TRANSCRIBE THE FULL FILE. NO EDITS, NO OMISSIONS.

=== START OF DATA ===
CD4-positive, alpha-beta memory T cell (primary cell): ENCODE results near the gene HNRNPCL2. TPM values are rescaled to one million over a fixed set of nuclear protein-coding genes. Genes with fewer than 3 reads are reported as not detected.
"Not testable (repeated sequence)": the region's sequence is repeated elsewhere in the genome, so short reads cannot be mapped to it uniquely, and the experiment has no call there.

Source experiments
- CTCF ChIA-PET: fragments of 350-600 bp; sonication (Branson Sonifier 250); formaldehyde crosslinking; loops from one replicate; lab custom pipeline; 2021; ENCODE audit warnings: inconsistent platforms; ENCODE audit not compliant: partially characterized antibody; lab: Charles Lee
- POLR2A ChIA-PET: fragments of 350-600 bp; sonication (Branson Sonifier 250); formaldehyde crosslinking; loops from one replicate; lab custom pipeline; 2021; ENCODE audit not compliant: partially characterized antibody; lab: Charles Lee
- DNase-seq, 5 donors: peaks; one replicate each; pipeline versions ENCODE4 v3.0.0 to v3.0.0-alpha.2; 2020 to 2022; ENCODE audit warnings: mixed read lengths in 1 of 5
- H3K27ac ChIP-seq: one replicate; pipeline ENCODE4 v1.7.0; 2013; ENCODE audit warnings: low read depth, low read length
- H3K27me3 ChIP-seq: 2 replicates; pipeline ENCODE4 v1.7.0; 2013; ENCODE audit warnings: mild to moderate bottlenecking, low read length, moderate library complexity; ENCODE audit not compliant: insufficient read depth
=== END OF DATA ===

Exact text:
CD4-positive, alpha-beta memory T cell (primary cell): ENCODE results near the gene HNRNPCL2. TPM values are rescaled to one million over a fixed set of nuclear protein-coding genes. Genes with fewer than 3 reads are reported as not detected.
"Not testable (repeated sequence)": the region's sequence is repeated elsewhere in the genome, so short reads cannot be mapped to it uniquely, and the experiment has no call there.

Source experiments
- CTCF ChIA-PET: fragments of 350-600 bp; sonication (Branson Sonifier 250); formaldehyde crosslinking; loops from one replicate; lab custom pipeline; 2021; ENCODE audit warnings: inconsistent platforms; ENCODE audit not compliant: partially characterized antibody; lab: Charles Lee
- POLR2A ChIA-PET: fragments of 350-600 bp; sonication (Branson Sonifier 250); formaldehyde crosslinking; loops from one replicate; lab custom pipeline; 2021; ENCODE audit not compliant: partially characterized antibody; lab: Charles Lee
- DNase-seq, 5 donors: peaks; one replicate each; pipeline versions ENCODE4 v3.0.0 to v3.0.0-alpha.2; 2020 to 2022; ENCODE audit warnings: mixed read lengths in 1 of 5
- H3K27ac ChIP-seq: one replicate; pipeline ENCODE4 v1.7.0; 2013; ENCODE audit warnings: low read depth, low read length
- H3K27me3 ChIP-seq: 2 replicates; pipeline ENCODE4 v1.7.0; 2013; ENCODE audit warnings: mild to moderate bottlenecking, low read length, moderate library complexity; ENCODE audit not compliant: insufficient read depth